Intermodal Roundup: Port of Savannah, Port of Los Angeles Hit Record Highs

Written by Carolina Worrell, Senior Editor
The Port of Savannah handled more than 519,000 TEUs in May.

The Port of Savannah handled more than 519,000 TEUs in May.

The Georgia Ports Authority’s (GPA) Port of Savannah moved an all-time high 519,390 twenty-foot equivalent units (TEUs) in May, breaking the previous record of 504,350 set in October 2021. GPA’s May volumes grew by 8.5%, or 40,770 TEUs, compared to the same month last year. Meanwhile, the Port of Los Angeles processed 967,000 TEUs in May, the third best overall month in its 115-year history, ranked only behind May 2021 and October 2020. So far this year, the Port of Los Angeles has processed more than 4.5 million TEUs, equal to last year’s record-setting pace.

GPA Executive Director Griff Lynch noted Garden City Terminal is handling more business during the current influx of trade than during the previous spike, last fall. The additional trade is driven in part by vessels diverting to Savannah from other East and West Coast ports.

“Strong consumer demand continues to drive higher volumes at the Port of Savannah,” Lynch said. “The infrastructure improvements and pop-up yards approved by the GPA Board have enabled our operations to maintain the flow of cargo across our terminal, despite unprecedented container volumes passing through the port.”

As of April, GPA has added 900,000 TEUs of annual capacity to Garden City Terminal. Another 300,000 are expected to come online in July for a new total of more than seven million TEUs of container handling space.

Additionally, Phase I of GPA’s Garden City Terminal West expansion has added a 25-acre container yard adjacent to Georgia Highway 21, a principal truck route approaching the main terminal. Phase II will add up to one million TEUs of annual capacity, which will begin coming online in 2023.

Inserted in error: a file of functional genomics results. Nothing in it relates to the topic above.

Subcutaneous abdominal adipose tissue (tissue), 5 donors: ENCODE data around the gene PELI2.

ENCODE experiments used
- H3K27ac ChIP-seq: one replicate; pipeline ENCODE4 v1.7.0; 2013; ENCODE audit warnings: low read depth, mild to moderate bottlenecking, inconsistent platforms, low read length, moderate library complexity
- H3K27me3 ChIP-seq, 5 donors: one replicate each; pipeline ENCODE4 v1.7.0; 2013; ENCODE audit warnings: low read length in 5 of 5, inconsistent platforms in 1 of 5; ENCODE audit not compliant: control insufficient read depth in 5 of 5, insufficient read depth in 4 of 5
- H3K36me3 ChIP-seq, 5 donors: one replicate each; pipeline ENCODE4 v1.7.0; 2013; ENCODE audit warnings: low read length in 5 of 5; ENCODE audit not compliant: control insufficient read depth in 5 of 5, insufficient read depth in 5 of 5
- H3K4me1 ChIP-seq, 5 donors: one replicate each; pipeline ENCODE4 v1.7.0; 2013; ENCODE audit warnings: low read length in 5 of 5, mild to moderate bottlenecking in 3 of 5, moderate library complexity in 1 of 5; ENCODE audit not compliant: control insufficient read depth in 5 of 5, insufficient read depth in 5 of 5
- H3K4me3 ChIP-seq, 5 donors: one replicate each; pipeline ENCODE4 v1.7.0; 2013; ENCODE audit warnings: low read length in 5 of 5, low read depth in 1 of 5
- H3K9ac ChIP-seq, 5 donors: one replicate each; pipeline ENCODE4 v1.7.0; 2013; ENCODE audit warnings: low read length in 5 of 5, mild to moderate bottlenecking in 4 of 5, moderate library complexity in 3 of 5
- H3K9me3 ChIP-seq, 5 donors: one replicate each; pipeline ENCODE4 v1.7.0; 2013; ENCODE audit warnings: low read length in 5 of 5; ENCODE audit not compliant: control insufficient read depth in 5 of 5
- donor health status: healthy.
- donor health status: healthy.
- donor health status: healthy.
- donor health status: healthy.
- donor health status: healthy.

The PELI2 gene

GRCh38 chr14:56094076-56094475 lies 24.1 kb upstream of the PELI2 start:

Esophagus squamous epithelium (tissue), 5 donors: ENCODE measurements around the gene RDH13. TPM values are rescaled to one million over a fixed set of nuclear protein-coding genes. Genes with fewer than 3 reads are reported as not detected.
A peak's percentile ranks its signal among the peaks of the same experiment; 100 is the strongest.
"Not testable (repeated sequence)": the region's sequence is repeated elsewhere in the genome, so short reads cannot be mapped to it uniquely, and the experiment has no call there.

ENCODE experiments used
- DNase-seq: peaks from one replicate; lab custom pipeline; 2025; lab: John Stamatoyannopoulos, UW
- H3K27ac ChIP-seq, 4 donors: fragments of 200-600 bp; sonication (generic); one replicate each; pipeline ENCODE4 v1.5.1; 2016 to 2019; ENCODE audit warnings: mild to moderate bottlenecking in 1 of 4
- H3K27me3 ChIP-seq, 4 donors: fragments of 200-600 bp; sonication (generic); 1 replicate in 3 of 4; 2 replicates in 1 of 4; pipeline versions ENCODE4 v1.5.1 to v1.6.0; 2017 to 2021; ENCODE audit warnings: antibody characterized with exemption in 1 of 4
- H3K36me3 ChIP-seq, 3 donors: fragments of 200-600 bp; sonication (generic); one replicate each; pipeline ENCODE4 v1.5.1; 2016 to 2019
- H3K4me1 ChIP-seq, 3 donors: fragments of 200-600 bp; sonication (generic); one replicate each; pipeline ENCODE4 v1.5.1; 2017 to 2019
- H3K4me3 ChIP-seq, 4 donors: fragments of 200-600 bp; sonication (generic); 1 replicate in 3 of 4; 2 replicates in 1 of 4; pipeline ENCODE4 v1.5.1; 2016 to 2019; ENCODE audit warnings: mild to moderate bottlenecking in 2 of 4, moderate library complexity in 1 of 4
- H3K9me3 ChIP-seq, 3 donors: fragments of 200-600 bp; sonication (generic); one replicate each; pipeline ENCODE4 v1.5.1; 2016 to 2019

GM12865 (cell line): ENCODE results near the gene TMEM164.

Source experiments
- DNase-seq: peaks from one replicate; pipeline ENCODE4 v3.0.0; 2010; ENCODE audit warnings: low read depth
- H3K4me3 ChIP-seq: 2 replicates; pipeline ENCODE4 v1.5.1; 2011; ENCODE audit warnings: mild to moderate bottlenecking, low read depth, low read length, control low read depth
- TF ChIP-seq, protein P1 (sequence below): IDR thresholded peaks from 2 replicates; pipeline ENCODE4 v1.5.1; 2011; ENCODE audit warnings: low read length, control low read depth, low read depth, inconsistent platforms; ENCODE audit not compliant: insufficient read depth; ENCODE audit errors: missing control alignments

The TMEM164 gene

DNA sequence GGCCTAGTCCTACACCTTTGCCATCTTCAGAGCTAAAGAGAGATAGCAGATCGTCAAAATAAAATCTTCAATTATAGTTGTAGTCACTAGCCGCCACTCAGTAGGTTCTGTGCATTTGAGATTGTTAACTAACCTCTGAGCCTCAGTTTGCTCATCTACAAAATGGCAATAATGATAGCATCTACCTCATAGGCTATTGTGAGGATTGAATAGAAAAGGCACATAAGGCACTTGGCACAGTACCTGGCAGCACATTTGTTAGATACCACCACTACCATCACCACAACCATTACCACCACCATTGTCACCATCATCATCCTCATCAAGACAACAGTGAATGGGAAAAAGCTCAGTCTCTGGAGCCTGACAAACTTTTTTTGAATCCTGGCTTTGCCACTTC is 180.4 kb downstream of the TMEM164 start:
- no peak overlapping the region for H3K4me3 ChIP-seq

“By increasing container space at Garden City Terminal, GPA is accommodating the expansion in global commerce that supports job growth in Georgia,” said GPA Board Chairman Joel Wooten. “Industries from logistics to auto manufacturing, and agriculture to retail depend on Georgia’s ports for reliable supply chain solutions.”

The Port of Savannah completed 327,400 truck gate moves in May, counting loaded import and export containers, as well as the movement of empty chassis. Thanks to the flexibility of motor carriers taking advantage of night gate hours, Garden City Terminal facilitated more than 15,000 truck moves between the hours of 7 and 11 p.m. last month, up from just over 10,000 in April. Another 48,000 containers (approximately 88,000 TEUs) moved by rail in May.

In addition to the container trade, GPA achieved a 28% increase in breakbulk cargo for the month. Breakbulk commodities including iron and steel, rubber and forest products reached 320,722 tons in May, up 70,780 tons.

May 2022 loaded imports at the Port of Los Angeles, the busiest seaport in the Western Hemisphere, reached 499,960 TEUs compared to the previous year, a decrease of 6.8% but 21% higher than the previous five-year May average. Loaded exports came in at 125,656 TEUs, a 14.3% increase compared to the same period last year. May marked the highest level of exports processed at the Port of Los Angeles since November 2020. Empty containers reached 342,285 TEUs, down 6.6% compared to last year.

“Retailers replenished inventory throughout the spring and now we’ll see a transition to back-to-school goods, fall fashion and some early year-end holiday products,” said Port of Los Angeles Executive Director Gene Seroka. “While American consumers have become more cost conscious, overall demand remains strong.”

“Meanwhile, we’ve reached a new productivity milestone on our docks,” Seroka added. “On average, 12,000 TEUs were discharged and loaded back on to every container vessel in May. That eclipsed our own previous best-in-the-business record of 11,300 TEUs recorded last summer.”

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